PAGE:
This certainly emphasises Dubai Culture’s needs to for a strategic focus on entrepreneurs and SMEs. The Dubai Creative Economy Strategy and the development of Al Quoz Creative Zone (described as “a pilot strategic project” for the future roll-out of more creative zones in the coming years) will obviously be key.

Hala Badri, DG of Dubai Culture (right), said that her authority has developed “programmes and initiatives of strategic importance that form the essential pillars for the growth of the cultural and creative industries in the emirate and enhance its position to be a regional and international centre for the creative economy within an integrated system that contributes to achieving Dubai’s comprehensive economic development”.

Actually we suspect she didn’t really say this, so much as agree to sign off on a committee’s portmanteau of list items to be covered one way or another. These were immediately followed by “our agenda to support the global efforts towards the International Year of Creative Economy for Sustainable Development 2021 declared by the United Nations to promote sustainable and inclusive growth as well as highlight the role of creativity in the economy”.

So let’s deconstruct those bullet points:

  • “programmes and initiatives of strategic importance” – to service the 2026 target of five percent contribution to GDP (and 15,000 employers with 140,000 jobs in the sector)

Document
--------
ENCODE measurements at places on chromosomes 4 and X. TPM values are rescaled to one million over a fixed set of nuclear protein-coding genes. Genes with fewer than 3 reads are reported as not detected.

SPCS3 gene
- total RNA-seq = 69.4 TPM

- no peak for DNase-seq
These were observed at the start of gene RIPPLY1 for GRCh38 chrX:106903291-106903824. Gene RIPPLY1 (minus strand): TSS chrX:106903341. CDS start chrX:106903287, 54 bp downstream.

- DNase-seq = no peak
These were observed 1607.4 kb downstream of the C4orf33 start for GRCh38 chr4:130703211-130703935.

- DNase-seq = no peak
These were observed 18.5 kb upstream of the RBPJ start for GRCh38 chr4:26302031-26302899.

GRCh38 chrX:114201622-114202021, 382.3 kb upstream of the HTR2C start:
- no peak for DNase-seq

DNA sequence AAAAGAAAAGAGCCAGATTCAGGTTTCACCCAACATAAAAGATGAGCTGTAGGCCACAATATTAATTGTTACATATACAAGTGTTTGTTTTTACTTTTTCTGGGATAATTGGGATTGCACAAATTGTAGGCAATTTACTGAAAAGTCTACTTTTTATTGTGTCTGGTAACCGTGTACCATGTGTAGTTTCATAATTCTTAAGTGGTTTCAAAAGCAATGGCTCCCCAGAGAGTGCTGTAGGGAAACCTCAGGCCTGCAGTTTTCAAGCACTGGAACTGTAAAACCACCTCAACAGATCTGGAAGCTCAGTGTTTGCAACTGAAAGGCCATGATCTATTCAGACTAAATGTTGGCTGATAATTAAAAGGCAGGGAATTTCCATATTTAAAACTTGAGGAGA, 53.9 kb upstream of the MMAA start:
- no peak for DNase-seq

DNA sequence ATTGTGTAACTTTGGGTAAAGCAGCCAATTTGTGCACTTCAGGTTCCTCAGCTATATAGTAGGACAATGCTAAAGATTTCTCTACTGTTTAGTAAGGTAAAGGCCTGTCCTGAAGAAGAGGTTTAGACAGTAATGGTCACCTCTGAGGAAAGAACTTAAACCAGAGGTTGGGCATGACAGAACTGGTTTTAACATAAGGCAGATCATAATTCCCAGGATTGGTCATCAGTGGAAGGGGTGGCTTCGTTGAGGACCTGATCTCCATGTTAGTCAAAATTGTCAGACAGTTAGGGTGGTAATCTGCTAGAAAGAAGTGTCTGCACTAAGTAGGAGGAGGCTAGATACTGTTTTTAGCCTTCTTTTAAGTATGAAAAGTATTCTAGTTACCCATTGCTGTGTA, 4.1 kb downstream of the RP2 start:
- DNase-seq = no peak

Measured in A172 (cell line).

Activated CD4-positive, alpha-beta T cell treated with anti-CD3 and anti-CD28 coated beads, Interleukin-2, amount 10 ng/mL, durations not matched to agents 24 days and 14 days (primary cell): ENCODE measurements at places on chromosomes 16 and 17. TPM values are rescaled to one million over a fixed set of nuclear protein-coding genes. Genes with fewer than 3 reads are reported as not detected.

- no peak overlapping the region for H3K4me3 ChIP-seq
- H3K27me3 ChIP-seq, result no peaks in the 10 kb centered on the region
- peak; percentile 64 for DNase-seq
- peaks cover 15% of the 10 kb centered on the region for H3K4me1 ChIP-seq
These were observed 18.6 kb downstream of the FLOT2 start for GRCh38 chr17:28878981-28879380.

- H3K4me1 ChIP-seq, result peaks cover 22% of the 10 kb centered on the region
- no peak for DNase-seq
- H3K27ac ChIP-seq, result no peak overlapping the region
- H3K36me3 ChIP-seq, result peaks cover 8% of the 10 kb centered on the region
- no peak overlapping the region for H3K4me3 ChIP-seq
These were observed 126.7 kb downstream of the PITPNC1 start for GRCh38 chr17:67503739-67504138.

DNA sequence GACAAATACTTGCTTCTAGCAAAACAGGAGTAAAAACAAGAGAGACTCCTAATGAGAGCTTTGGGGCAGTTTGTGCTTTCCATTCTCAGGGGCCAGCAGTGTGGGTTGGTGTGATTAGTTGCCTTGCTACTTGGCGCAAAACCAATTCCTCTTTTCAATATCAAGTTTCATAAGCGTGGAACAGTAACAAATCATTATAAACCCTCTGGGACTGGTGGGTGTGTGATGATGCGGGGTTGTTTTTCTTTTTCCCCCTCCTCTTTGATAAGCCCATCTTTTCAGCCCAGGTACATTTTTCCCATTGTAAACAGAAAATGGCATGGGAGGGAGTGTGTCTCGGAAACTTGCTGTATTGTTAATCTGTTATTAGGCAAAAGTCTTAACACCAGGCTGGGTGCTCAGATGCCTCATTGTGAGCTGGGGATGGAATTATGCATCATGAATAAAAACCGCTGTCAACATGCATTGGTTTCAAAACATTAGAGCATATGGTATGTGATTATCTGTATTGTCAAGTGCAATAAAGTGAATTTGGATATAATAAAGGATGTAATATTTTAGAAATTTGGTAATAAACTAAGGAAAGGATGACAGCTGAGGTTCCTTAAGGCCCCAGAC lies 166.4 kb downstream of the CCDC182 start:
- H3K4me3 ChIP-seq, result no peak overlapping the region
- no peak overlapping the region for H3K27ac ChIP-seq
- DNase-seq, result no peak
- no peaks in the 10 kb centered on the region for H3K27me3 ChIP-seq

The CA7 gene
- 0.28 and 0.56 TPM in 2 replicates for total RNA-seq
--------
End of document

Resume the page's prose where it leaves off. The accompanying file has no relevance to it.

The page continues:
• “essential pillars for the growth of the cultural and creative industries in the emirate” – major projects, initiatives and partnerships, and specific infrastructure and legislative moves aimed at improving the sustainability of the sector and the emirate’s ability to attract talent
  • “enhance its position to be a regional and international centre for the creative economy” – there’s always a soft power angle to government communications in the UAE
  • “within an integrated system that contributes to achieving Dubai’s comprehensive economic development” – see point one above
  • “supporting UN’s International Year of Creative Economy for Sustainable Development 2021” – this proposal was adopted by the General Assembly back in 2019 to recognise the need to promote sustained and inclusive economic growth, foster innovation and provide opportunities, benefits and empowerment for all. UN member states are encouraged all to spend the year (“in accordance with national priorities”) to raise awareness, promote cooperation and networking, encourage sharing best practices and experiences, enhance human resource capacity, promote an enabling environment, and tackle the challenges of the creative economy. Dubai is certainly doing its bit there.

There’s a clear-eyed approach to the value of investing in the sector, one that could usefully be adopted by other economies. Four significant advantages are helpfully identified by Dubai Culture:

  • Direct input into economic growth, especially sustainable growth from GDP contributions and job creation
  • A knock-on effect in other areas such as IT and comms, real estate, tourism, and hospitality.
  • Job durability since the creative industries not particularly vulnerable to the automation that will surely decimate other sectors
  • Making the city more attractive both to visitors and to would-be entrepreneurs and skilled workers.

UPDATE 30 June 2021 Here’s an infographic that shows the breakdown of CCI’s economic value by sector. (What actually constitutes each sector isn’t defined, so the massive contribution of ‘design and creative services’ could cover everything from a freelancer with Photoshop to a huge advertising agency.)

‘Output’ is defined here as “the value of final end-products and services provided by an establishment authorised to provide them to other units as well as any goods and services provided for self-consumption”